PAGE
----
He added, “She had been making angel sculptures with plaster of Paris and plywood, but in time, they started to slump. One time, when I was visiting Juanita, I suggested that maybe she could use stronger materials. Later, she made all-new angels using metal sheets. She told me that she believed the Lord had sent me to tell her to use more durable materials. I wondered: Had I influenced her? Was that good or bad? I had just been thinking like a conservator.” Church also noted that it is important for specialists like himself to routinely shoot photos of a living artist’s evolving art environment so that there will be a visual record for future reference. “The question, though,” Church observed, “is, in the future, looking back, to which stage of its development should conservators aim to restore a work like Juanita’s?”
Hannah Blunt, an associate curator at Mount Holyoke College Art Museum in Massachusetts, spoke about her work several years ago on the restoration of a rural site created by the artist Bernard Langlais (1921-1977). Trained at the Corcoran School of Art in Washington, DC, and other schools, Langlais became a successful modernist painter in New York. However, in 1956, after making a mosaic-like wall composition with wood scraps, he abandoned oil painting and retreated to a farm in Cushing, Maine, where he made more than 65 large-scale, painted wooden sculptures of elephants and other animals. Blunt explained that Langlais “articulated a desire to use the land the way a farmer uses it, to create what he described as his ‘environmental complex.’”
Blunt recalled that, in 2010, Langlais’s estate, “including 3300 works of art and the sprawling Cushing property, passed to the Colby College Museum of Art as a bequest.” The museum hired her to manage that huge gift, and she moved into the artist’s former residence. She said, “Like many colleagues here who have had the rare privilege of occupying an artist’s home or built environment, I soon discovered […] the primacy of place [in] Langlais’s art.”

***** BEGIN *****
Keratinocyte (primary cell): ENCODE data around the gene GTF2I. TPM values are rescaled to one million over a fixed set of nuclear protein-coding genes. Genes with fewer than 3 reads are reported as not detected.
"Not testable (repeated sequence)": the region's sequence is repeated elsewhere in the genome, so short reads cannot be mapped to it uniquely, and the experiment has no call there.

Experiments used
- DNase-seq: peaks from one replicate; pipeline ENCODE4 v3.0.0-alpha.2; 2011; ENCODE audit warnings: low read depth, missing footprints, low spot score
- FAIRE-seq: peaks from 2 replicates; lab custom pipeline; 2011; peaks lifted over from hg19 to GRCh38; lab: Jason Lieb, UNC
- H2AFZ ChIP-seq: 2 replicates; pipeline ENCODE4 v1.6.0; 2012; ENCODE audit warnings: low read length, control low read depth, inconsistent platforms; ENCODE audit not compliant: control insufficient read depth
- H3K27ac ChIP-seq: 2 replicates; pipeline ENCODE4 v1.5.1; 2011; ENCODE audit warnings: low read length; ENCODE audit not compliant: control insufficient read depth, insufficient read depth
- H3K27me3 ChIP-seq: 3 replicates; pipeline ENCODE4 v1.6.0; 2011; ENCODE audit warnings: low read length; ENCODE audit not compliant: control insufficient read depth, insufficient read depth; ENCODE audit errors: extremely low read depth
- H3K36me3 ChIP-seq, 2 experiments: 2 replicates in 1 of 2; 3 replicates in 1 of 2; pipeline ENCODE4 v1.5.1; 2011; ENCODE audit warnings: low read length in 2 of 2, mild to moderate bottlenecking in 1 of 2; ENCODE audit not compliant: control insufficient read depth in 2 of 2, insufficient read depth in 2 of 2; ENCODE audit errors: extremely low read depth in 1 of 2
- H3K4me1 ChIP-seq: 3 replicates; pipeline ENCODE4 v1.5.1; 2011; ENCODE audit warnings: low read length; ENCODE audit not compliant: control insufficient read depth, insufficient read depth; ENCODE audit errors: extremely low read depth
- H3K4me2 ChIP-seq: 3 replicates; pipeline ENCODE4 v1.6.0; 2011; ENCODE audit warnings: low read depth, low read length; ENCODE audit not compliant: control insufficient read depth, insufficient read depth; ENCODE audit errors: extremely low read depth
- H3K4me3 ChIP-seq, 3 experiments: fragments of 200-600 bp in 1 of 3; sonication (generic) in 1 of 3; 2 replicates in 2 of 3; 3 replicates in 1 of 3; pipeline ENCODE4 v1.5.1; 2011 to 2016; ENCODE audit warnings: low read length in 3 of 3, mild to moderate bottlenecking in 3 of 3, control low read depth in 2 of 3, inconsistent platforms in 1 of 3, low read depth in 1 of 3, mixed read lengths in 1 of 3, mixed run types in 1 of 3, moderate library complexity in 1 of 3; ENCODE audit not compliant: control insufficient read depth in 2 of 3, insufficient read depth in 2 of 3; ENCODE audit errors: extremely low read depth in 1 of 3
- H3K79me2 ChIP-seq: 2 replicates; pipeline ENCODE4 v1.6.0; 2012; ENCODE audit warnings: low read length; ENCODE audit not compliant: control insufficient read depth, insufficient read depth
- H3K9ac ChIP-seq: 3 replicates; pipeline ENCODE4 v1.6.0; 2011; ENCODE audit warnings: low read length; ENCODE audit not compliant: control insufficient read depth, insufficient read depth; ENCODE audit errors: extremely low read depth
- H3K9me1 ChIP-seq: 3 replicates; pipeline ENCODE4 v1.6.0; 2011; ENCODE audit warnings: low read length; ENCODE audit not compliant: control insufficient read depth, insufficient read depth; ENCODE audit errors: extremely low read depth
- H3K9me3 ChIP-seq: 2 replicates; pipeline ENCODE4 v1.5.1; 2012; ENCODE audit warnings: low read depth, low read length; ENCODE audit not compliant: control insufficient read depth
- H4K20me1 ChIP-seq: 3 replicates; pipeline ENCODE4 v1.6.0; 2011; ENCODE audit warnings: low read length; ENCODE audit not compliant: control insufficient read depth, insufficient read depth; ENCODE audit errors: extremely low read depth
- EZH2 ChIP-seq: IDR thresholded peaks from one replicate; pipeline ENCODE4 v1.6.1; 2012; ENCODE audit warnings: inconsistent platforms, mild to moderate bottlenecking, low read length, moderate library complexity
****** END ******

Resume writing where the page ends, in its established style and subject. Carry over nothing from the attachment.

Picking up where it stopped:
To restore Langlais’s on-the-land sculptures, Blunt reached out to the Wisconsin-based Kohler Foundation, which sends experts out to such sites to evaluate their conservation needs. The foundation requires would-be recipients of its aid to partner with third-party institutions — schools, museums, other foundations — that can maintain restored art environments for the long term. In the case of Langlais’s property, Blunt explained, the Maine-based Georges River Land Trust eventually agreed to “take ownership of the site in perpetuity.” Somewhat controversially but, ultimately, successfully, many works from Langlais’s estate were given to museums, libraries, schools, and communities around Maine, in effect making the artist’s original property a bit more manageable, while raising his region-wide profile.